His body was flown to his home village on Friday night, and sent the Veterinary Medicine Department of the Committee for the sterilization of the area around the poultry farm , which was dealing with.
While this sounds like a probable case, hopefully they will get this sorted out and reported to the WHO in short order.


Iran: Media Reports Of H5N8's Spread


In their most recent  OIE filing (Feb 13th), Iran reported 30 outbreaks of HPAI H5N8 since it first appeared last November, resulting in the loss of just over a million birds.  According to the accompanying map, outbreaks were spread across 11 provinces in the northern half of the country.

A week earlier, however - (see H5N8 & H5N1: Murmurs From The Middle East)  - we were seeing state media (IRNA) reports that the real losses were closer to 6 million birds.

As with China, getting reliable outbreak information from the Middle East can be difficult, although Iran has been a bit more forthcoming than some of its neighbors.  The official silence from Egypt - which has been the biggest hotbed of avian flu in the Mid East for a decade - is deafening (note: since H5N1 was declared endemic in 2008, they are no longer required to file weekly OIE reports).

Overnight the Iranian and Persian Language press have been filled with reports of H5N8 avian flu spreading - depending on the source - to either 15 or 21 provinces. 

While stressing that no human infections have been reported, warnings are going out to the public to avoid contact with wild birds or migratory birds (living or dead), to stop using local poultry products “until further notice.”, and to only consume chickens and eggs that have certification from the Iran Veterinary Organization or the Ministry of Agriculture.

This English language report from Iran's PRESSTV.    

Birds infected with flu seen in 15 Iranian provinces: Health Ministry official

Sat Feb 25, 2017 8:54AM

Iran’s Ministry of Health has detected flu in birds in 15 Iranian provinces and has prohibited the use of local poultry products nationwide.

Mahmood Soroush, the head of the ministry’s Center for Communicable Disease Control, told Iran’s IRNA news agency on Saturday that the avian flu, most common form of which is the H5N8 strain, had infected birds in more than 15 Iranian provinces.

Soroush said it had already been detected in many countries, especially in the region spanning between Siberia and the Horn of Africa.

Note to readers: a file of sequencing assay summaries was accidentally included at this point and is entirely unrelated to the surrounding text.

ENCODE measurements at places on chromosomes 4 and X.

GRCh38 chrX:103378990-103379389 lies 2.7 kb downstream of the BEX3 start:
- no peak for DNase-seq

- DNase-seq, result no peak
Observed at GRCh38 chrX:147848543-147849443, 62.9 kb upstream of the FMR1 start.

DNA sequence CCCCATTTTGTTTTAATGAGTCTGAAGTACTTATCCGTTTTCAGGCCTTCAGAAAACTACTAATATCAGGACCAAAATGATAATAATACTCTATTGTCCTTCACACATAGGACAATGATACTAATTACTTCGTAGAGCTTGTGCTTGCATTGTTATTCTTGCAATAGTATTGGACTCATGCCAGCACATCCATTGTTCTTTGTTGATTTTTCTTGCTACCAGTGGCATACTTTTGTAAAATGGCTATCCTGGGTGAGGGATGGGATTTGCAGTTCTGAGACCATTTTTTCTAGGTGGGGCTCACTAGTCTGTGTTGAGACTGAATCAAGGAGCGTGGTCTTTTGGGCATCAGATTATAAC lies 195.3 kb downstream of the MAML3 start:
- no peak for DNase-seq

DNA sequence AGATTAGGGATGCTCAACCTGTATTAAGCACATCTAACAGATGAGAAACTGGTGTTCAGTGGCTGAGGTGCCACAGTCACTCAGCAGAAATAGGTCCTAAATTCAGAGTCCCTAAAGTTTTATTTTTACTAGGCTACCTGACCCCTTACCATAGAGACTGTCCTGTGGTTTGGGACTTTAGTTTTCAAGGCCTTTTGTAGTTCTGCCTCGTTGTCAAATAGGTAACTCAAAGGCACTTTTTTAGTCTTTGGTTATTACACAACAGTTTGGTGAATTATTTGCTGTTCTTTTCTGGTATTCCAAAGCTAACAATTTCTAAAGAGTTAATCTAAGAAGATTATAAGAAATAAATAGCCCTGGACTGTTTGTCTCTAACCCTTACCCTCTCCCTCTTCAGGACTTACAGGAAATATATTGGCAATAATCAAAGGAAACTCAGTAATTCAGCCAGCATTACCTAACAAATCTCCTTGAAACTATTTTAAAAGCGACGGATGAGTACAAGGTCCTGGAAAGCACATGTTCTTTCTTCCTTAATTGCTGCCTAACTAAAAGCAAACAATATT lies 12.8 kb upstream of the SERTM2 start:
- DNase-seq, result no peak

A view of the building of Iran’s Ministry of Health, Treatment and Medical Education in the capital, Tehran

He said the ministry had issued three statements warning about contamination even close to urban areas, particularly near lagoons, and demanding people to avoid touching any kind of birds.

“We seriously urge people to avoid touching dead birds or even living migratory ones,” the official said.
The Iranian Health Ministry is taking different measures concerning education, vaccination, and the distribution of medication in affected areas, Soroush added.

He stressed that people should use only chickens and eggs that have certification from the Iran Veterinary Organization or the Ministry of Agriculture and avoid using local poultry products “until further notice.”

‘No human cases of bird flu’

Those who have fever following physical contact with birds should promptly refer to medical centers, the official pointed out. He said, however, that no cases of human infection had been detected in Iran.

“So far, we haven’t had even a single case of human infection with bird flu or anything like it, but preventative measures such as vaccination, distribution of medication, and sampling from at-risk individuals continue,” he added.

The H5N8 strain of bird flu is deadly for poultry, but has not been detected in humans. The virus has spread across Europe and the Middle East since late last year and led to the culling of hundreds of thousands of poultry.

I was unable to find any official statement on the Iranian MOH website (, but I'll continue to check.
Other Persian language media reports (see Influenza is still going / 21 provinces were involved) put the number of affected provinces considerably higher, and indicate the price of eggs has risen sharply in recent weeks. 

The OIE's WAHIS mapping tool shows where outbreaks have been reported around the world  - and despite media reports suggesting widespread activity - notifications from the Middle East (and points east, for that matter) since January 1st are few and far between.

While a lack of reports can be comforting - as with China, parts of South East Asia, and much of Africa - no avian flu news isn't necessarily good avian flu news.

Friday, February 24, 2017

France: MOA Announces 38 Additional H5N8 Farm Outbreaks


The number of farms affected by the HPAI H5N8 virus continues to rise rapidly in France, with 38 new outbreaks and 13 new detections in wild birds reported since last Tuesday. This is an increase of 141 cases over the past 21 days (see Feb 3rd's 200th H5N8 Outbreak In Poultry Farms Over Past 60 Days).

Earlier this week officials announced plans to completely cull the duck population in Landes, the hardest hit region of southern France (France Expands Preemptive Culling As H5N8 Outbreaks Exceed 300), in an attempt to halt the spread of the virus. 

According to the latest report by France's ESA (Epidemiosurveillance Santé Animale) - dated Februrary 21st - the tallys so far this fall's HPAI H5Nx epizootic across Europe:
The total number of outbreaks and cases of HPAI reported continues to increase and is now to 1779 including 965 in wild birds (72 species affected), 777 livestock and 37 in the avifauna captive.